Julia Sweeney (born October 10, 1961 in Spokane, Washington) is an American actress and comedian. She is best known for her roles on Saturday Night Live, especially as the androgynous character "Pat." She is the daughter of Robert M. Sweeney, who made an appearance in her movie It's Pat as a priest.
She is also well known for her critically acclaimed one-woman monologue, God Said, Ha! played on Broadway at the Lyceum theater in 1996. Miramax released the film version of the show in 1998 which was produced by Quentin Tarantino. The CD version of the show was nominated for a Grammy. More recently, she was consulting on the HBO show, Sex and the City, and has written and performed two other monologues, and appeared as a guest star in several TV shows.
The oldest in a family of five children raised in Spokane, Washington, Sweeney quickly found a talent for imitating voices and characters. Despite successful appearances in high school plays, she decided to put acting aside while she pursued her economic studies at the University of Washington.
After graduation, Sweeney headed south to Los Angeles to work as an accountant for Columbia Pictures. Once there, she decided on a whim to sign up for classes with the improvisational comedy troupe The Groundlings. It only took one class to convince her that acting was her true calling. Steadily auditioning, she continued to develop her characters with the troupe such as "Mea," the character that inspired the play Mea's Big Apology, which won the Best Written Play Award from L.A. Weekly in 1988 and has been developed by Sweeney into a screenplay, and "Pat," an androgynous person whose gender mystified others. At a Groundlings performance, she was discovered by Saturday Night Live producer Lorne Michaels and tapped for the late-night show, with which she stayed for four hit seasons.
Sweeney spun one of her most popular characters into the feature film It's Pat, and after leaving Saturday Night Live, moved back to Los Angeles. The film was a flop at the box office, but still has a cult following.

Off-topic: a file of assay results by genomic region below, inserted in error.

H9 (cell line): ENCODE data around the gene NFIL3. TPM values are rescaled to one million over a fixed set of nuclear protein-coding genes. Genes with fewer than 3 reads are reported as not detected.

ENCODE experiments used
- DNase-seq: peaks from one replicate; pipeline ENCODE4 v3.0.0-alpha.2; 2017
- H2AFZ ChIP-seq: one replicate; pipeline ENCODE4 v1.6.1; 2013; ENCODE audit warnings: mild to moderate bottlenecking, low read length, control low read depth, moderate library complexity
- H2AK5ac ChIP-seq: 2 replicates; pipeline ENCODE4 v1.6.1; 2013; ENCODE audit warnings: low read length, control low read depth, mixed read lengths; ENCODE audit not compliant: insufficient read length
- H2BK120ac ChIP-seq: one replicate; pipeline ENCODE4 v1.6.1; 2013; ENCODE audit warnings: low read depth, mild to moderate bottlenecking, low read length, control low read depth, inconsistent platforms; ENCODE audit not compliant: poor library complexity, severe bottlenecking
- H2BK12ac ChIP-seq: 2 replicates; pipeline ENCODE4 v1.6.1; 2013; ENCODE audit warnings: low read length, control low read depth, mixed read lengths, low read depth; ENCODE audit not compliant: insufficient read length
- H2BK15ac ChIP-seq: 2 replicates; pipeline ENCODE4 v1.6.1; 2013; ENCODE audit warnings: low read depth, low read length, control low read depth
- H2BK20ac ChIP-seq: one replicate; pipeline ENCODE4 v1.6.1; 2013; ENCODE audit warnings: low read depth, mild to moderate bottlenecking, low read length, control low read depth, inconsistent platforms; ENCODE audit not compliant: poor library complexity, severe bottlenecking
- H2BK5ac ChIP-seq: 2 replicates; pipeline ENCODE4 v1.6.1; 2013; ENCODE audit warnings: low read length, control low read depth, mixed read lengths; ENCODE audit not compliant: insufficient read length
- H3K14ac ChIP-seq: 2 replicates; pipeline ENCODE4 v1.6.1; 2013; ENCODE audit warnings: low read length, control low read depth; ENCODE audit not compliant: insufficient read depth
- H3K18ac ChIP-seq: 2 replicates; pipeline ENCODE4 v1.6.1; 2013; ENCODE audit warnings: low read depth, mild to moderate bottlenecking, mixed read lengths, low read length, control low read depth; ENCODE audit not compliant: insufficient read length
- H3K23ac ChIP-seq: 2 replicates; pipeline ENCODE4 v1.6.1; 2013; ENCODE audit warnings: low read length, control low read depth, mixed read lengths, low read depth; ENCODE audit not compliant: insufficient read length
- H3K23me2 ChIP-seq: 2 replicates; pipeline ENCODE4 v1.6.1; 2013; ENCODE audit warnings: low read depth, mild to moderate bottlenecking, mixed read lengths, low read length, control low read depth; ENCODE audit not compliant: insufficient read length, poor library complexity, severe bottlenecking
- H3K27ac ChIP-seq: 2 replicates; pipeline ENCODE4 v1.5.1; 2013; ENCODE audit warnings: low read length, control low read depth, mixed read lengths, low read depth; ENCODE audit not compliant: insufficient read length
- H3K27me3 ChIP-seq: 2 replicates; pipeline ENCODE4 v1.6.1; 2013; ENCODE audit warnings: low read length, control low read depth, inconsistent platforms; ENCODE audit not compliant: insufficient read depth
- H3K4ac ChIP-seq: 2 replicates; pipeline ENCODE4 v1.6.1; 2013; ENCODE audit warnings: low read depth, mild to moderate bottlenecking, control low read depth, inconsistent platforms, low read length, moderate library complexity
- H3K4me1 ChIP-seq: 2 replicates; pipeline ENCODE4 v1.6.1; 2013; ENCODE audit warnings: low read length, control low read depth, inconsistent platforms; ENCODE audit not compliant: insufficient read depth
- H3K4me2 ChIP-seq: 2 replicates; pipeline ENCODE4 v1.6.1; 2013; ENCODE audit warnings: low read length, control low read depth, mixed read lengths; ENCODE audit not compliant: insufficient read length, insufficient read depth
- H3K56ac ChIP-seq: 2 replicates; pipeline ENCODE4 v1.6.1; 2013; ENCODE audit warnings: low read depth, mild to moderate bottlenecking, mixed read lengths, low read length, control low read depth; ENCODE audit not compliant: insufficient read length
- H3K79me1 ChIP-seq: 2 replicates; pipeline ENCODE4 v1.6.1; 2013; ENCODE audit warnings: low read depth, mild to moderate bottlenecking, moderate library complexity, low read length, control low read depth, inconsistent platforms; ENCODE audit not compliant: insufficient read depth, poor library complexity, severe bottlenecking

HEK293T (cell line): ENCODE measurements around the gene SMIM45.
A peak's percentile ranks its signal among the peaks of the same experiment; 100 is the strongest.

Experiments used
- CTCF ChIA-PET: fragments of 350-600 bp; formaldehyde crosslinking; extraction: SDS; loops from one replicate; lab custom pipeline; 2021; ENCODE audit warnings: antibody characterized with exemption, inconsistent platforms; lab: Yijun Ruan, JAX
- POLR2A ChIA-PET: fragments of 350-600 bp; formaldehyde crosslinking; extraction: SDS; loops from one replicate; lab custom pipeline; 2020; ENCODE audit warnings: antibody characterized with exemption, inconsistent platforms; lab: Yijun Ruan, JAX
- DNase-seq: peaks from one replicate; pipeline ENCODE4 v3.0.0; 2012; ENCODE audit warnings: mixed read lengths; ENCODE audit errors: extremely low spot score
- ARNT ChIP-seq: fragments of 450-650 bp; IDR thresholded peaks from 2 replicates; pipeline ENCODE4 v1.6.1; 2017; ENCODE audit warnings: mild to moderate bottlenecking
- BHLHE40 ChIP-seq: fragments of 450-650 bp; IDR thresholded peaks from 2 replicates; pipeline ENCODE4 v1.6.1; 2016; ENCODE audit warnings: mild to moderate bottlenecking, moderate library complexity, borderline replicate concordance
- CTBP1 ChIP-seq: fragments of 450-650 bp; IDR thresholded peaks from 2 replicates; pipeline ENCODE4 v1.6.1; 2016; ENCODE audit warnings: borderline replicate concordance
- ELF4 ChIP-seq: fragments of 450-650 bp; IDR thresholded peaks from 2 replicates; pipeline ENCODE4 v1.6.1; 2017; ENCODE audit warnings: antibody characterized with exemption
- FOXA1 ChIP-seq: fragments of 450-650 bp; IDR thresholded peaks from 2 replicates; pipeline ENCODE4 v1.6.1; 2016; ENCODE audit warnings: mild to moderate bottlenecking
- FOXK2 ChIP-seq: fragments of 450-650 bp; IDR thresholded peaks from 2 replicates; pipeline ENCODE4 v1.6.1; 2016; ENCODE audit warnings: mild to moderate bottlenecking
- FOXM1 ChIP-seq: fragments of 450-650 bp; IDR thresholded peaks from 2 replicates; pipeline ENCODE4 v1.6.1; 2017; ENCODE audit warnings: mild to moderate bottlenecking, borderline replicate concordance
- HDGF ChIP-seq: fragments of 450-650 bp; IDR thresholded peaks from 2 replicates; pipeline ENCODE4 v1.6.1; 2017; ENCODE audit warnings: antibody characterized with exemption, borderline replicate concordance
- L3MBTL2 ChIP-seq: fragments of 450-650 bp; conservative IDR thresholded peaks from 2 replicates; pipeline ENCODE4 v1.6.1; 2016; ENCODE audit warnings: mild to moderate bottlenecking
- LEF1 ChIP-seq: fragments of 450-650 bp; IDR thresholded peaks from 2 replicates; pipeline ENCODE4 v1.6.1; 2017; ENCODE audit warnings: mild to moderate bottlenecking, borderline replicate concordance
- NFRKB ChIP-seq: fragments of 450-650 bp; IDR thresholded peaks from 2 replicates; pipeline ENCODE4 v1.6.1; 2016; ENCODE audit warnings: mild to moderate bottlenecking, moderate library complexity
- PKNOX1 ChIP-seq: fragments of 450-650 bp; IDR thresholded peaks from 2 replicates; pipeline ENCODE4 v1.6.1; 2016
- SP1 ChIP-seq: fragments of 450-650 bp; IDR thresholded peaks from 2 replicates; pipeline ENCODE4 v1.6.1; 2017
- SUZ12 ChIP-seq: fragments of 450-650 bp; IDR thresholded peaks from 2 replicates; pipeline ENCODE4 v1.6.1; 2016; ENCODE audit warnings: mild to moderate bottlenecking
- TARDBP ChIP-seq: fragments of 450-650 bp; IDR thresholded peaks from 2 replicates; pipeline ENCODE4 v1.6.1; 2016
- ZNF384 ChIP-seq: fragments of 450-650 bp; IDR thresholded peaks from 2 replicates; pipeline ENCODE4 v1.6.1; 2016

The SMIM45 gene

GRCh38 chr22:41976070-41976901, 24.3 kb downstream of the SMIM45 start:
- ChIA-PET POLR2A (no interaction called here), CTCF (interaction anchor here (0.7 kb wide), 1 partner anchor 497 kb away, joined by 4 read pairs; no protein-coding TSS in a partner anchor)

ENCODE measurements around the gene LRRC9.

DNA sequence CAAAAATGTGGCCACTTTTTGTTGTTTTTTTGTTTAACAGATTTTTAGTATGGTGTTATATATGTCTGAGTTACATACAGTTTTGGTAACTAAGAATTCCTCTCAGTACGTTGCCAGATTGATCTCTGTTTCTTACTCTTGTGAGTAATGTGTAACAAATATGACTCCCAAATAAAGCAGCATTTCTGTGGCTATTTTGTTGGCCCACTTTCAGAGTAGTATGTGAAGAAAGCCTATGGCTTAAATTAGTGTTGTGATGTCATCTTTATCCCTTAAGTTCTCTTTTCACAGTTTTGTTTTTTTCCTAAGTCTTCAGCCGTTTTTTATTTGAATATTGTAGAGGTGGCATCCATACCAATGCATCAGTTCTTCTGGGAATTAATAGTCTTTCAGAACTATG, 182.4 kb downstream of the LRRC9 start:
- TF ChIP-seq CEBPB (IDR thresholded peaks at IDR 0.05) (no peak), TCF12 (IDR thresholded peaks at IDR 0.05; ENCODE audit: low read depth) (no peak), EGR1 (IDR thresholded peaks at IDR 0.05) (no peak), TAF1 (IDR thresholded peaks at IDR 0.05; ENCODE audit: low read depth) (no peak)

Within a matter of months, after moving back to L.A., Sweeney's brother was diagnosed with cancer, and so was she. Her experiences led her to write and star in God Said, Ha! Released theatrically by Miramax, the film version of the play earned the Golden Space Needle Award for best directing, while Sweeney's recording earned her a Grammy nomination for best comedy album.
Sweeney has also appeared on the big screen in Pulp Fiction, Clockstoppers, Whatever It Takes, and Stuart Little. A veteran of live television, Sweeney made her mark on primetime television as a series regular on George & Leo and Maybe It's Me and she guest starred on 3rd Rock from the Sun, Hope & Gloria, Mad About You, and According to Jim. In 2004, Sweeney co-starred in two episodes of Frasier, and had a guest part on Sex and the City. She also served as a consultant on Sex and the City for its last three seasons.
Among Sweeney's more recent stage work is the one-woman show In the Family Way, which started on stage in NYC in early 2003 at the Ars Nova Theatre, and has since migrated to the Groundlings Theatre in Los Angeles. In the Family Way chronicles the adoption of her daughter from China, which she is adapting as a pilot for Warner Bros.
Sweeney's 1993 impression of Chelsea Clinton caused somewhat of a stir when Hillary Clinton found it offensive and sent an angry letter to Studio 8H. Sweeney was a featured player on SNL from 1990-91 and a cast member from then until 1994. She is a cervical cancer survivor.
Sweeney is an atheist, something she brought to light in a one-woman show entitled Letting Go of God. In it, she discusses her Irish Catholic upbringing, early religious ideology, and the life events and internal search that led her to the realization that the universe works fine without a God in charge of it. In 2006, she was awarded the Richard Dawkins Award.